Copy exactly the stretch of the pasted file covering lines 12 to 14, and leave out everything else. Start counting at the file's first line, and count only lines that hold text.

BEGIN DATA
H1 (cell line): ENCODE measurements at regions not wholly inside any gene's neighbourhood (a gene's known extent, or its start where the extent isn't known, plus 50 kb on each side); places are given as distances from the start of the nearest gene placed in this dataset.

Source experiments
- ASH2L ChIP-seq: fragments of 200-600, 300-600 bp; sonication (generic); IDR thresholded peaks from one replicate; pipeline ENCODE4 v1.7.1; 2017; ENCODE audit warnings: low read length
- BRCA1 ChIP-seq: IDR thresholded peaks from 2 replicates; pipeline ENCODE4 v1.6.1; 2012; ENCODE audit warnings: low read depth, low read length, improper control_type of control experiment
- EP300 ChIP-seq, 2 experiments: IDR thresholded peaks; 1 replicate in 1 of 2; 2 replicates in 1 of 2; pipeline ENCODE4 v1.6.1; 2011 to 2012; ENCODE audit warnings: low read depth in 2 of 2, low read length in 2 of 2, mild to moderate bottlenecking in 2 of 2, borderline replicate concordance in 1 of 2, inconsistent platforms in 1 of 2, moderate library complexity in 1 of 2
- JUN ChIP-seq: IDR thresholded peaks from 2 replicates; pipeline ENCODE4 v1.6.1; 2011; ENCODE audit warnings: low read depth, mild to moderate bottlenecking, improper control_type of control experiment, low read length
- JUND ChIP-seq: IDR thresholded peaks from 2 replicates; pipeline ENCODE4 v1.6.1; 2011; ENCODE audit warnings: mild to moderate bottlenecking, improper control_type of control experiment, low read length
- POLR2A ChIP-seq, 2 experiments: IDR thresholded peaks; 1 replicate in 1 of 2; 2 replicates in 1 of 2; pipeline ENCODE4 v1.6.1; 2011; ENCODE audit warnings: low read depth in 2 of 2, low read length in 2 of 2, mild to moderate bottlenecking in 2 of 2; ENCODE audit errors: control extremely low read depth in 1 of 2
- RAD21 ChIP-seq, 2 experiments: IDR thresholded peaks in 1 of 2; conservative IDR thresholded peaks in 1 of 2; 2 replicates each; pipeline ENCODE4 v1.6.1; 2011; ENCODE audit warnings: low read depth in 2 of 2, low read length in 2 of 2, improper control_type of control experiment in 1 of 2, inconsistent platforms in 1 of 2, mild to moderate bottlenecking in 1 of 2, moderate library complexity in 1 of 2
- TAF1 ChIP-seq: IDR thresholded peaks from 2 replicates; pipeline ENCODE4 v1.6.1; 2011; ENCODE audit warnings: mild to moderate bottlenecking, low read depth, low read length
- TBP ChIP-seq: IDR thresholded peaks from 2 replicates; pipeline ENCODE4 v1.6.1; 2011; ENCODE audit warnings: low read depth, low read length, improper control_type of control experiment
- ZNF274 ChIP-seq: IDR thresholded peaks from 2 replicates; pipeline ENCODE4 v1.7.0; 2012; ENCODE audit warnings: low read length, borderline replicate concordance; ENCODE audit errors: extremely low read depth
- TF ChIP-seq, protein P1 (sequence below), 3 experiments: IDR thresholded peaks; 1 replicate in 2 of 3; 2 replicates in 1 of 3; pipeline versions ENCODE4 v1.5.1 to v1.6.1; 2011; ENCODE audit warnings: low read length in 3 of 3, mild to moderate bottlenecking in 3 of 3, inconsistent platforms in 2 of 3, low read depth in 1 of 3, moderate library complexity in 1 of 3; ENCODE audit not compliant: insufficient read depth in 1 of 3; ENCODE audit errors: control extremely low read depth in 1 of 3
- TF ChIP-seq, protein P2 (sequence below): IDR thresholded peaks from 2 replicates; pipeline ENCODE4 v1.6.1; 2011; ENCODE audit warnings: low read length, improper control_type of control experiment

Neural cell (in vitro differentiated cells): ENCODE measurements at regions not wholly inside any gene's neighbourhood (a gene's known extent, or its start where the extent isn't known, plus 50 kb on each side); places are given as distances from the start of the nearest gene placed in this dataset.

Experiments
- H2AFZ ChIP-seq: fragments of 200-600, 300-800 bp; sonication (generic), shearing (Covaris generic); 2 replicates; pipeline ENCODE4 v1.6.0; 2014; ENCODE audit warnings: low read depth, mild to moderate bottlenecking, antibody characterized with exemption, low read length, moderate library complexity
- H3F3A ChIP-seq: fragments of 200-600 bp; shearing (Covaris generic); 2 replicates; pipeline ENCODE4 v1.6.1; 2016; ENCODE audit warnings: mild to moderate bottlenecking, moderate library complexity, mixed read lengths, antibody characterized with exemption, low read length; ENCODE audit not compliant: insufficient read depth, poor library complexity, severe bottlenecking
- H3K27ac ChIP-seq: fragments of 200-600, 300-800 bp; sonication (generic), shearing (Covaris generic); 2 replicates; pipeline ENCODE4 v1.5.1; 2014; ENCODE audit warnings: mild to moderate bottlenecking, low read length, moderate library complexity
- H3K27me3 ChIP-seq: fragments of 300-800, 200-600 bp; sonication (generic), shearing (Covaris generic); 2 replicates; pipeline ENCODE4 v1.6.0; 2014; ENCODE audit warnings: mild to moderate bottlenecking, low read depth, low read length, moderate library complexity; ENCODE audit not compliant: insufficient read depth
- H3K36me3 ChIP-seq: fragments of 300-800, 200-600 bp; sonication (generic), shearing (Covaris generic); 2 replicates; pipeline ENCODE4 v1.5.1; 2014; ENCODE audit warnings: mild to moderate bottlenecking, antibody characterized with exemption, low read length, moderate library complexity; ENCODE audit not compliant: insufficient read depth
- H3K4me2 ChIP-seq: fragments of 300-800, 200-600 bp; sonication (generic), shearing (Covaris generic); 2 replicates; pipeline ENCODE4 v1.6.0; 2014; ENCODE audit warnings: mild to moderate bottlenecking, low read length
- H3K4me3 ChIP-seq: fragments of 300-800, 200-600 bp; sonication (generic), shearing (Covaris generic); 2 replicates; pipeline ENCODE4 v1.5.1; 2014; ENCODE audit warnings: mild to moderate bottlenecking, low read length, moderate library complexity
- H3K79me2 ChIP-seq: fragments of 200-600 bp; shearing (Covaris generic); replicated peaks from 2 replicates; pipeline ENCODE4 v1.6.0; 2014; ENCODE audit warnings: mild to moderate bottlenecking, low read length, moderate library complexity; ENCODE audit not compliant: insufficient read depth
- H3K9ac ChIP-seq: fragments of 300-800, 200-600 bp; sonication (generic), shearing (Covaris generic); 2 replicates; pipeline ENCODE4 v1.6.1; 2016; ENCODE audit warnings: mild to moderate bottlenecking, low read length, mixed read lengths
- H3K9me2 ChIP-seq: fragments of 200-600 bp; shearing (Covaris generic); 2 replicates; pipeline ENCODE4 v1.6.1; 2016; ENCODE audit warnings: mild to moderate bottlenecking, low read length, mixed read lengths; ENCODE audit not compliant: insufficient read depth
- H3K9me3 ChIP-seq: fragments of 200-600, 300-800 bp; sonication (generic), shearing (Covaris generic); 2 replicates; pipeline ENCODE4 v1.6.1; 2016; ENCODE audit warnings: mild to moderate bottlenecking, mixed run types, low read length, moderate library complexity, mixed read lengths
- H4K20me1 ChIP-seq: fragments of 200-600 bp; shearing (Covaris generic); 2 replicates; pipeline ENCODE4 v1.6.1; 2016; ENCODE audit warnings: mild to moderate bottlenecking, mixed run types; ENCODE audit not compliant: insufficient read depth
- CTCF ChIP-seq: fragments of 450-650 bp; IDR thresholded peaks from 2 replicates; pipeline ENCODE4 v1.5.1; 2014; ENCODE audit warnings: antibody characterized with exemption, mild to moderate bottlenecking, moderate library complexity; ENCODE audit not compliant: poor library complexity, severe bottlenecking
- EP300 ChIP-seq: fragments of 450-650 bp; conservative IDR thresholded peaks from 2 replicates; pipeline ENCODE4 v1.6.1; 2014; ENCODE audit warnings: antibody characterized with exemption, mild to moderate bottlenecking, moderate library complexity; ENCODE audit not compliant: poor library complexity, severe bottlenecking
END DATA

- ZNF274 ChIP-seq: IDR thresholded peaks from 2 replicates; pipeline ENCODE4 v1.7.0; 2012; ENCODE audit warnings: low read length, borderline replicate concordance; ENCODE audit errors: extremely low read depth
- TF ChIP-seq, protein P1 (sequence below), 3 experiments: IDR thresholded peaks; 1 replicate in 2 of 3; 2 replicates in 1 of 3; pipeline versions ENCODE4 v1.5.1 to v1.6.1; 2011; ENCODE audit warnings: low read length in 3 of 3, mild to moderate bottlenecking in 3 of 3, inconsistent platforms in 2 of 3, low read depth in 1 of 3, moderate library complexity in 1 of 3; ENCODE audit not compliant: insufficient read depth in 1 of 3; ENCODE audit errors: control extremely low read depth in 1 of 3
- TF ChIP-seq, protein P2 (sequence below): IDR thresholded peaks from 2 replicates; pipeline ENCODE4 v1.6.1; 2011; ENCODE audit warnings: low read length, improper control_type of control experiment